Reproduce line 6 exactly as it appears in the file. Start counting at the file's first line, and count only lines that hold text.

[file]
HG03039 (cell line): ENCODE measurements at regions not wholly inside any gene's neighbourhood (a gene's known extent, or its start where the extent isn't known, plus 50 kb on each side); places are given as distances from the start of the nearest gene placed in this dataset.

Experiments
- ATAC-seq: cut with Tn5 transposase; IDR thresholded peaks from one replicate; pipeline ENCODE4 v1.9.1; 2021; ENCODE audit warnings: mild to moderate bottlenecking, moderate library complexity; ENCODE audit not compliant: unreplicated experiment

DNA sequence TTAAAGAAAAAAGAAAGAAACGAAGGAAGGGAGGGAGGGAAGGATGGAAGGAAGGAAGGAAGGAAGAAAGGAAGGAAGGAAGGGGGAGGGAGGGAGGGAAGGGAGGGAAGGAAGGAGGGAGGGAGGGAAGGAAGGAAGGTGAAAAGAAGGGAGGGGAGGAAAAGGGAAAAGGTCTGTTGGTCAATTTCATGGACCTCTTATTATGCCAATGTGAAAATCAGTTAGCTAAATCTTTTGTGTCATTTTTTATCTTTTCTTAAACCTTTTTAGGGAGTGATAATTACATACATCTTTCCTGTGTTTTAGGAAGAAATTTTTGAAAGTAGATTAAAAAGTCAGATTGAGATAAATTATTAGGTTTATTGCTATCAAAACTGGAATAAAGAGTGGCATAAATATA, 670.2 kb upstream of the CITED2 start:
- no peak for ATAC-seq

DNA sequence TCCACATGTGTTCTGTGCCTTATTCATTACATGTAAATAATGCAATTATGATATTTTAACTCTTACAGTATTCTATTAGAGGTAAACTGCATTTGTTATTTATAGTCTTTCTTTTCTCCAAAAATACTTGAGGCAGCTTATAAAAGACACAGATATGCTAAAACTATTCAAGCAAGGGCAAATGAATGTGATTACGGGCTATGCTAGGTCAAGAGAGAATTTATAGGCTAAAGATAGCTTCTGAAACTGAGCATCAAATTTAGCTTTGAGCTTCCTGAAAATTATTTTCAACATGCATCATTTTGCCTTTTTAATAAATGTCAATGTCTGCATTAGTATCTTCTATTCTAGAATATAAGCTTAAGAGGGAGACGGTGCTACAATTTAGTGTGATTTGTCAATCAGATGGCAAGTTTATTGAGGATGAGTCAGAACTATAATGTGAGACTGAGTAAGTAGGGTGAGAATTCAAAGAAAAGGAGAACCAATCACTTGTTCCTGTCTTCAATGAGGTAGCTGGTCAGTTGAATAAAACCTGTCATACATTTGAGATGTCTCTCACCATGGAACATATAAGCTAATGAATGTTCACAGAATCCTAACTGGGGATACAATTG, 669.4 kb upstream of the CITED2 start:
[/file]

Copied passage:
DNA sequence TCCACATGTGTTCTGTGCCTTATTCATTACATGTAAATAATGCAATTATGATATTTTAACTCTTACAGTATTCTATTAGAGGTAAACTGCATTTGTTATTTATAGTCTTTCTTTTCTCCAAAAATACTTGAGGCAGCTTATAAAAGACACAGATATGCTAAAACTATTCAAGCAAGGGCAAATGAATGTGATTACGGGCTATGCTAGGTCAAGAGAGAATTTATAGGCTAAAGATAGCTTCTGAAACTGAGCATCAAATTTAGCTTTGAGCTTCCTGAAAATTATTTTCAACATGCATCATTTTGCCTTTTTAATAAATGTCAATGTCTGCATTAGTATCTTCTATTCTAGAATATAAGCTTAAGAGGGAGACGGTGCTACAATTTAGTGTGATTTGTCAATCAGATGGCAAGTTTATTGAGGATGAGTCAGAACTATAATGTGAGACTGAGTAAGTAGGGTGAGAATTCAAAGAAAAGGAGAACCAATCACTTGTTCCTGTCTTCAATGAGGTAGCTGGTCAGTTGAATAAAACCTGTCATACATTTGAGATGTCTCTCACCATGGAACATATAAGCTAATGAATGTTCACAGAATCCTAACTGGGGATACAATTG, 669.4 kb upstream of the CITED2 start: